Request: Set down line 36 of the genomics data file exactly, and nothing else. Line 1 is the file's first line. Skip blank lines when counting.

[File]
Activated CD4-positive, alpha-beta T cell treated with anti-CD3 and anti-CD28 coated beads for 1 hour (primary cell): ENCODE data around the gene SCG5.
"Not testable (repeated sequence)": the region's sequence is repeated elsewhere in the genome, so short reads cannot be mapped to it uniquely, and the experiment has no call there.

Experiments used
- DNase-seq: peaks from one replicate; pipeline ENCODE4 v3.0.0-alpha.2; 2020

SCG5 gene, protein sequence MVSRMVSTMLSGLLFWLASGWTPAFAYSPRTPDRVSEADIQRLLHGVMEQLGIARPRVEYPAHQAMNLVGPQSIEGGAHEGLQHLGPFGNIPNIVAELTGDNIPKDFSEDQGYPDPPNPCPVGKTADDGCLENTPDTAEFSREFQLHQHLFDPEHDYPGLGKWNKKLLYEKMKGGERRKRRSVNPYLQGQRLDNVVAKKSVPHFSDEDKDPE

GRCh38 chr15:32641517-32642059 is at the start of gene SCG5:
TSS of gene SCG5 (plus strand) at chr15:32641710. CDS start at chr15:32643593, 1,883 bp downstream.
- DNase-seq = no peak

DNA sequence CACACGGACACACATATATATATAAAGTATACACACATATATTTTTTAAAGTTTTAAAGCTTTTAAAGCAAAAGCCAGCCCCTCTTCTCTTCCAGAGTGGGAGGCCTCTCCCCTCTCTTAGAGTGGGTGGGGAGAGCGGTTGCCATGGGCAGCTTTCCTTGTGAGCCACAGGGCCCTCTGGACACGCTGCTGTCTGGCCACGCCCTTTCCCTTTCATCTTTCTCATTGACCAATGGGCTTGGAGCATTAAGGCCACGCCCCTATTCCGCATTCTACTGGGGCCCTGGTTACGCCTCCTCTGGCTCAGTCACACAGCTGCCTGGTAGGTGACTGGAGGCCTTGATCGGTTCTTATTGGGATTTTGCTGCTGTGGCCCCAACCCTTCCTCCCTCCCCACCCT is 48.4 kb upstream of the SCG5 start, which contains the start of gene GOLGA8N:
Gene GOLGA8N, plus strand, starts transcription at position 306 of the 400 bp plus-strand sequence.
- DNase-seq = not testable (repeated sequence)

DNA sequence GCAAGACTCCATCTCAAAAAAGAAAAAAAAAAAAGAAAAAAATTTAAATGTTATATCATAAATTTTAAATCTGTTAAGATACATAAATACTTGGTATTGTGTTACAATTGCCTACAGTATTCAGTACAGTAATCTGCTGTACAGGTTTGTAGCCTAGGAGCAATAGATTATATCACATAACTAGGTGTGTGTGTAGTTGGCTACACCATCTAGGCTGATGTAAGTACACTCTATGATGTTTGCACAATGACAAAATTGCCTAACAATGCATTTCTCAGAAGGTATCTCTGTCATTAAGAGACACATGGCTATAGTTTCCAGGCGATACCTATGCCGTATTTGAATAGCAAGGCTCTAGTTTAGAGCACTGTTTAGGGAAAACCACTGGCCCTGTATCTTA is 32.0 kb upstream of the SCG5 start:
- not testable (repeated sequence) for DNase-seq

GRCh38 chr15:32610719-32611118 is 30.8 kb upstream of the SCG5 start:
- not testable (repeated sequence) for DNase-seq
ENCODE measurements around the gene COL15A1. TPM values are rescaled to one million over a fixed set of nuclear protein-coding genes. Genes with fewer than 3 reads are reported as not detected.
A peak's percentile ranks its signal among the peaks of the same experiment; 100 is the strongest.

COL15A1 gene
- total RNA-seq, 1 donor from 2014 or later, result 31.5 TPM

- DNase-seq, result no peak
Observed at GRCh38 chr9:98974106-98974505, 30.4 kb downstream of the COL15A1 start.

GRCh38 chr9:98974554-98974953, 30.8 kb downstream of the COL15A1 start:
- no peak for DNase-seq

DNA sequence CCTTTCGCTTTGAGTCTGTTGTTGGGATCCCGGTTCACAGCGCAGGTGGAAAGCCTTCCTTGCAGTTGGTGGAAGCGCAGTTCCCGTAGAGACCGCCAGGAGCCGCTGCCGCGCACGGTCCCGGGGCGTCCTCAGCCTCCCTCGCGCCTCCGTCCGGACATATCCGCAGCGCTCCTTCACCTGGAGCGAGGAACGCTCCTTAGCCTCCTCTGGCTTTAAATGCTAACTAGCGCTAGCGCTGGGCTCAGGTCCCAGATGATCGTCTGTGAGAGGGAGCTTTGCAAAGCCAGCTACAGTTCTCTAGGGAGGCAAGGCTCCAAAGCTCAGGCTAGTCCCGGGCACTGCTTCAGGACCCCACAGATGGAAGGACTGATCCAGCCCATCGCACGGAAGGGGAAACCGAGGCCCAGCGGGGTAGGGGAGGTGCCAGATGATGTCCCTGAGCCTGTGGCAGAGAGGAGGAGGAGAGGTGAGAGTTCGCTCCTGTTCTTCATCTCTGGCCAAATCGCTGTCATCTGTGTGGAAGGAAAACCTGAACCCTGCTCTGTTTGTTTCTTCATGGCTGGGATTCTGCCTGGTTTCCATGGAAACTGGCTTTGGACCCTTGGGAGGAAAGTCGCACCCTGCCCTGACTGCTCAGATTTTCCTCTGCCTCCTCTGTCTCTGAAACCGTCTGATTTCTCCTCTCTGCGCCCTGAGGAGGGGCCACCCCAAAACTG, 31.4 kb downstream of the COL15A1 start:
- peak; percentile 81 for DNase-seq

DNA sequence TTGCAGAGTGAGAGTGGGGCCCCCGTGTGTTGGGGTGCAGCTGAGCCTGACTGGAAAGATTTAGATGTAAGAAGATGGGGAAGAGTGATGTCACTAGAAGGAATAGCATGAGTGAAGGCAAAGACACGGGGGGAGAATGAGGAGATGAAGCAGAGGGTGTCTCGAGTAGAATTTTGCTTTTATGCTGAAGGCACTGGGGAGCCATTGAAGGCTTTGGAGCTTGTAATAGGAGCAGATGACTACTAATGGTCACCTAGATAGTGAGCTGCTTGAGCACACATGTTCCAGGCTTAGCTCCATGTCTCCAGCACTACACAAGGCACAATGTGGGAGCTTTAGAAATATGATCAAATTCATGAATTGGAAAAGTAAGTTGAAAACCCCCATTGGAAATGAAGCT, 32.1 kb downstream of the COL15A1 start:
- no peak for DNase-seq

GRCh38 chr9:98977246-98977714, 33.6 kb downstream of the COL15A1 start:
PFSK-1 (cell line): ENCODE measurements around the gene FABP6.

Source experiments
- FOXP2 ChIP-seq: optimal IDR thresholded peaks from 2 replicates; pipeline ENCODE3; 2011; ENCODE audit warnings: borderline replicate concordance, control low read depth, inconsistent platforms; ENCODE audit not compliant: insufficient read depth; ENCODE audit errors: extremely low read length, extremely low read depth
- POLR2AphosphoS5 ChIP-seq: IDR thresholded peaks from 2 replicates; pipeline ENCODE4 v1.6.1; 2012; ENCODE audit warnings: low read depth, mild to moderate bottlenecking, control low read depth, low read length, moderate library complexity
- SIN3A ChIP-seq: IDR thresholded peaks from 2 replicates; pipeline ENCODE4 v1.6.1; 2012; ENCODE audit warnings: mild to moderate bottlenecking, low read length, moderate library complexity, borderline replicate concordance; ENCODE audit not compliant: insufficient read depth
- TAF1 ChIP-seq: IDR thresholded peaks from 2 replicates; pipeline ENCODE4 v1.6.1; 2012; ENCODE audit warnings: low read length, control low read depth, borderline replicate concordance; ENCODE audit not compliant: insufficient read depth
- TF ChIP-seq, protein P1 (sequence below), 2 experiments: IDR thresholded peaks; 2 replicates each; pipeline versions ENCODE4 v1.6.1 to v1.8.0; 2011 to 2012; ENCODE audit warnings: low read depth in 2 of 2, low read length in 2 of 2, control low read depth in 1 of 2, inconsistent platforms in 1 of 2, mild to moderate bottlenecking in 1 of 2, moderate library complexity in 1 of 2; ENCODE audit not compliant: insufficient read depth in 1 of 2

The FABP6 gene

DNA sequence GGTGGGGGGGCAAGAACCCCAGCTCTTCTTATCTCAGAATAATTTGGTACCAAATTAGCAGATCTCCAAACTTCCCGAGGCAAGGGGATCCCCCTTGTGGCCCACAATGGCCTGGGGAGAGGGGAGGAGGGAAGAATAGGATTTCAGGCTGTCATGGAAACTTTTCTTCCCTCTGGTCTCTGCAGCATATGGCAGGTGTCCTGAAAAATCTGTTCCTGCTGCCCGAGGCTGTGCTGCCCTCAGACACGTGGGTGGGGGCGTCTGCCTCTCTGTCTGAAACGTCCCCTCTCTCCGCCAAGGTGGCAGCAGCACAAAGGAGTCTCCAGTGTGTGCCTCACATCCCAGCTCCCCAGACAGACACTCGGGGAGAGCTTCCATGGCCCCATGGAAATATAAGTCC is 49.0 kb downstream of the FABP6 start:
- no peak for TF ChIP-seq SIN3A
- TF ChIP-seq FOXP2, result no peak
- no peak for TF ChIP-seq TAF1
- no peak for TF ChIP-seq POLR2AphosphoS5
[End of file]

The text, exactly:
The FABP6 gene